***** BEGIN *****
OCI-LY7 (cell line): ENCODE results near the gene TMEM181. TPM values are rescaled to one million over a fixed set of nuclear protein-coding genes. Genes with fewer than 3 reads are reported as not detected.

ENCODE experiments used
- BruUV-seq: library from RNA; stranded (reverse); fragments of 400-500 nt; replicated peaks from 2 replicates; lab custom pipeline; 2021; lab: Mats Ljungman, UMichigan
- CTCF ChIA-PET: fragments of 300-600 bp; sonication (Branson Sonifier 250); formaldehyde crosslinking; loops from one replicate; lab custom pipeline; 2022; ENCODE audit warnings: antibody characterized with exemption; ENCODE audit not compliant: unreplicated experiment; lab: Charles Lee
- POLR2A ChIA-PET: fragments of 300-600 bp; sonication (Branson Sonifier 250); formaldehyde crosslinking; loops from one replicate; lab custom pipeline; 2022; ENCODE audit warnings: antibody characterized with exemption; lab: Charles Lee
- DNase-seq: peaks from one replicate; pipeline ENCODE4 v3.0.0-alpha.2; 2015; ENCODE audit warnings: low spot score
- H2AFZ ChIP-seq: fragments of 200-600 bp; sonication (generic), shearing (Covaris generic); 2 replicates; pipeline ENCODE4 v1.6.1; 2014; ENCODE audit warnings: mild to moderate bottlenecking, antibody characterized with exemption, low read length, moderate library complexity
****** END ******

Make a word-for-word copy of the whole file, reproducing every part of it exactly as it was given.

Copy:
OCI-LY7 (cell line): ENCODE results near the gene TMEM181. TPM values are rescaled to one million over a fixed set of nuclear protein-coding genes. Genes with fewer than 3 reads are reported as not detected.

ENCODE experiments used
- BruUV-seq: library from RNA; stranded (reverse); fragments of 400-500 nt; replicated peaks from 2 replicates; lab custom pipeline; 2021; lab: Mats Ljungman, UMichigan
- CTCF ChIA-PET: fragments of 300-600 bp; sonication (Branson Sonifier 250); formaldehyde crosslinking; loops from one replicate; lab custom pipeline; 2022; ENCODE audit warnings: antibody characterized with exemption; ENCODE audit not compliant: unreplicated experiment; lab: Charles Lee
- POLR2A ChIA-PET: fragments of 300-600 bp; sonication (Branson Sonifier 250); formaldehyde crosslinking; loops from one replicate; lab custom pipeline; 2022; ENCODE audit warnings: antibody characterized with exemption; lab: Charles Lee
- DNase-seq: peaks from one replicate; pipeline ENCODE4 v3.0.0-alpha.2; 2015; ENCODE audit warnings: low spot score
- H2AFZ ChIP-seq: fragments of 200-600 bp; sonication (generic), shearing (Covaris generic); 2 replicates; pipeline ENCODE4 v1.6.1; 2014; ENCODE audit warnings: mild to moderate bottlenecking, antibody characterized with exemption, low read length, moderate library complexity